HI Cookery is 5!

It’s HI Cookery’s fifth year blog-o-versary and Highlander and Islander are still here trying to cook our way through the calendar year. Since we began this foodie project in 2010, we have posted more than 525 recipes. Other noteworthy happenings since last year include the following:

We have moved again! Last year we lived in south Texas. Just four months ago, we moved slightly northeast—about 3.5 hours’ drive away—due to Highlander’s job. We miss our family and friends but we are still in the same big state and can visit each other. We are also adjusting to our new kitchen; we no longer have an island and our oven is smaller but the pantry space is good. Unfortunately, we do not have much natural lighting so it is more challenging to photograph our food. However, we like our new kitchen and hope that we can continue to cook for our blog and ourselves and host new friends in our dining room.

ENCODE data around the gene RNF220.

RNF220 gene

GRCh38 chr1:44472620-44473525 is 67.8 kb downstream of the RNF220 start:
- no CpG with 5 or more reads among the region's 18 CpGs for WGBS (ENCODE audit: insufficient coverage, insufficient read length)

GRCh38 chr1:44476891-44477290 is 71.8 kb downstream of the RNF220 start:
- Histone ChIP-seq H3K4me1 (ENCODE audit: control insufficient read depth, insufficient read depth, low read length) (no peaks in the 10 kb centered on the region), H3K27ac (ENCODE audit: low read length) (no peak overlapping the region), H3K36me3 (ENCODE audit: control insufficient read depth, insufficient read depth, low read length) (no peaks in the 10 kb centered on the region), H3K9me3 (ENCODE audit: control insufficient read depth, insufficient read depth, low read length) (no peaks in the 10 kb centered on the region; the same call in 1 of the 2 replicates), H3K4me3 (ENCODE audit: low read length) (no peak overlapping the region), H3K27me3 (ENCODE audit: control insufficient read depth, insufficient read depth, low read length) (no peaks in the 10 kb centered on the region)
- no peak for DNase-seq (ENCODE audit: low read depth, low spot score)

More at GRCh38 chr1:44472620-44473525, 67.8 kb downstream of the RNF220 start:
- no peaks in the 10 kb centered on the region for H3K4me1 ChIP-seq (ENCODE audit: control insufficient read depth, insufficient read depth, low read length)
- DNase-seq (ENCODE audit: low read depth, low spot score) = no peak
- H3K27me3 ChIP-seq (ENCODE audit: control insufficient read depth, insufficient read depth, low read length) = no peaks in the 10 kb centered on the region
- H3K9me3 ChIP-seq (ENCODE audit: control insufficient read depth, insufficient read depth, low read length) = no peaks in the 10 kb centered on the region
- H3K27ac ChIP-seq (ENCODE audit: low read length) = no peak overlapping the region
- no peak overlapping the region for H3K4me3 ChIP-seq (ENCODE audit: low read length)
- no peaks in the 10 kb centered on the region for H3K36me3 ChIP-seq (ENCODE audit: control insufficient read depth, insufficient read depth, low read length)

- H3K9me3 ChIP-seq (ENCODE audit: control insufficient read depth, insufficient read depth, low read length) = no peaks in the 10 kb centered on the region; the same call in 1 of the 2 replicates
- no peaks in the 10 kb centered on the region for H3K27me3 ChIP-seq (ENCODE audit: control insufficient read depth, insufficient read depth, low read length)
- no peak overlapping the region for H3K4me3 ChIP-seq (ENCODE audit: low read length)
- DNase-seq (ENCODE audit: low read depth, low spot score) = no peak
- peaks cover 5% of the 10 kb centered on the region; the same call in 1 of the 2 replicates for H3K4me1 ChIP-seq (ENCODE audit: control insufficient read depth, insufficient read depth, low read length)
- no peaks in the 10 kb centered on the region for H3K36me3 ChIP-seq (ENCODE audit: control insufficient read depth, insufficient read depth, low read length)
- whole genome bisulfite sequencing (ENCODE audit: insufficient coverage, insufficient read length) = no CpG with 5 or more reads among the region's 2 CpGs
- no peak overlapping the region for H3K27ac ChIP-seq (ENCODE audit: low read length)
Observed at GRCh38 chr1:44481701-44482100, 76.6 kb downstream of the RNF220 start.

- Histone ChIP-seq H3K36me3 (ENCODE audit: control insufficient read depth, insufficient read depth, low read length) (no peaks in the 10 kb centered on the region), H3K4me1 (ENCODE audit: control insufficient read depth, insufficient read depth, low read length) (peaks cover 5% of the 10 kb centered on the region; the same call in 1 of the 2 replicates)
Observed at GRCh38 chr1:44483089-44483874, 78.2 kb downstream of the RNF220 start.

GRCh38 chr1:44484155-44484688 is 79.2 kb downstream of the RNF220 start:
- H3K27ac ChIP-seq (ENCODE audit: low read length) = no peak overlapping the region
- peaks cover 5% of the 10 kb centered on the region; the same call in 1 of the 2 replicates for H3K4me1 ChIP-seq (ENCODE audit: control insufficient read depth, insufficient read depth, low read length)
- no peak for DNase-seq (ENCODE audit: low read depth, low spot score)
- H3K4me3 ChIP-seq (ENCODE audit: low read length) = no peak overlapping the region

2014 kitchen

HI Cookery’s new kitchen (December 2014)

Islander joined the local cake club and culinary book club. She is still a member of the previous cake club and helps with their graphic design needs. The one she just joined only meets quarterly and is less formal but members visit cake club events all over the state and sometimes the nation. So she is able to see familiar and friendly faces at various sugar arts events in Texas. She also joined the culinary book club at our local library. Members meet monthly for a potluck and follow a food theme. Some of the recipes exchanged at the culinary book club meeting will be featured in future posts on our blog.

We are now a “Cottage Food Law” certified kitchen. Although we don’t sell baked goods, we sometimes participate in church bake sales and other benefits. Some organizations require that volunteer bakers and home cooks get a food safety training certificate if their state has a cottage food law. We think it is a good idea just to review the sanitation and food handling information so the food that we cook and serve is safe for everyone to eat and enjoy. Check Forrager, a cottage food community website, for more information about cottage food laws in the United States.